Miller wants to increase overall student and class usage of the library this year. She plans to “re-digitize” the library to create easier access to books for students.
“Getting the titles of our books back online will be a huge improvement. Students will be able to search for books online, scan the books to check them out easily, and it’ll make checking books back in a lot easier as well,” said Miller.
In order to make the library digital, Miller plans to label every book and scan them into the system. With the help of Registrar Sara Parks, she will be able to get the information needed to input all of the students into the system. She is also working on marketing the library by building a website and rebranding it “The Ram Resource Room”.
“The library houses Ms. Manship’s office, the Paoli College and Career Academy student union, study spaces, our book collection, and your friendly neighborhood librarian, as well as working closely with the Essentials Project. The library really is a great place for students to access all kinds of resources,” said Miller.
Miller will be in the library available for questions and requests during first and second period and during homerooms. For more information email firstname.lastname@example.org.
Saturday, September 11, The Pride of Paoli traveled to Columbus for their first competition of the year. This was the first time the band competed since November 9, 2019, at State Finals. At Columbus the band placed first in Music, General Effect, Visual Effect, and Auxiliary and first overall in their class. This year, the show is titled “On The Waterfront” with music is based on Leonard Bernstein’s symphonic suite “On The Waterfront”.
There are three movements in this year’s show. The first movement starts off with a storm ominously coming in from the coastline and as the storm hits, the music gets very loud and intense. As the storm begins to die down in the second movement, the music is soft and pleasant. At this point of the show, the storm has passed and the band expresses the aftermath of it. In the final movement, the band wraps up the show with upbeat music signifying the revival after the storm.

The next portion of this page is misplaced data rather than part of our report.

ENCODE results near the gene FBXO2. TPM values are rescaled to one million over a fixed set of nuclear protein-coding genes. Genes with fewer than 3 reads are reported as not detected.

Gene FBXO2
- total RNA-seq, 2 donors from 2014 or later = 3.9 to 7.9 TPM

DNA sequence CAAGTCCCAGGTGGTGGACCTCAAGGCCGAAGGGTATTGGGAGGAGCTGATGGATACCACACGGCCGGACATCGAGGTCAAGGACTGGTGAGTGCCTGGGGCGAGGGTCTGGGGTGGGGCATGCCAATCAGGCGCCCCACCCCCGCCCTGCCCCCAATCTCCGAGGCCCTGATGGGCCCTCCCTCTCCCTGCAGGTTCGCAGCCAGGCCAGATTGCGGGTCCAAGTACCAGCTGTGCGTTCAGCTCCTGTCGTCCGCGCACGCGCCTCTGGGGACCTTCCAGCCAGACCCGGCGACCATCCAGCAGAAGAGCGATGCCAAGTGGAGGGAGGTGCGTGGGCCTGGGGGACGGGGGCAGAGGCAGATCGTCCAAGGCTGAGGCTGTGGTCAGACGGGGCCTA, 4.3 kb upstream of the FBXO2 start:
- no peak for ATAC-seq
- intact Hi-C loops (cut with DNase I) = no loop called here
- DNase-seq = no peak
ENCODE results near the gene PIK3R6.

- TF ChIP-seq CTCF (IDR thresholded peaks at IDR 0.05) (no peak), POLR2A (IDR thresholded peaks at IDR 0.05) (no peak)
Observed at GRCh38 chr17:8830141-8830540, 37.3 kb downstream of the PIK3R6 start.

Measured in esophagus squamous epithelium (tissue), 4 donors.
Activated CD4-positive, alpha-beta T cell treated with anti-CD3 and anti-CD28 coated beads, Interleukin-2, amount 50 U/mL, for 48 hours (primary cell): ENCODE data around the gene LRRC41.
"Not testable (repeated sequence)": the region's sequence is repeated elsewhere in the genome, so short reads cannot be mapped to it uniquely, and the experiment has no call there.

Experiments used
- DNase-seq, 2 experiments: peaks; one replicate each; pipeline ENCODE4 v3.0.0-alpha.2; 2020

There are multiple solos featured throughout the show including an alto sax solo by senior Michael Hannon, a baritone solo by senior Elijah MacDonald, and a color guard solo by sophomore Nena Gaona. There are also many show-themed props and musical attributes that are used to create an engaging atmosphere that drives the storm concept home. These include water and wind sound effects, backdrops with water pictures on them, movable docks and fake birds.
The band still has a lot more to add onto the show this season, with plans for further choreography, props and general and music effects.
“The show is not complete yet and there’s still a lot more to add, that’s the exciting part. I’m looking forward to seeing what the band can accomplish,” said senior Kylee Charles.
Because of the cancellation of last year’s marching band competitive season and the constant change in the staffing, one goal new Band Director Chris Karkosky has for this year is to create a sense of normalcy for the band.
“My goal is to create that sense of normalcy’ that I think everyone is craving. I want to create an environment where all members can work hard, have a good time, and feel good about their performance at the end of each day,” said Karkosky.
On September 18, the band hosted their 40th annual Pride of Paoli Invitational at the Cook Field. There were 15 bands who competed that day. All of the money made from the invitational will be going towards the Pride’s marching band season.
“I definitely enjoyed the Invitational. It was great hosting so many fine bands. It was a lot of hard work, but it will really pay off for the program,” said Karkosky.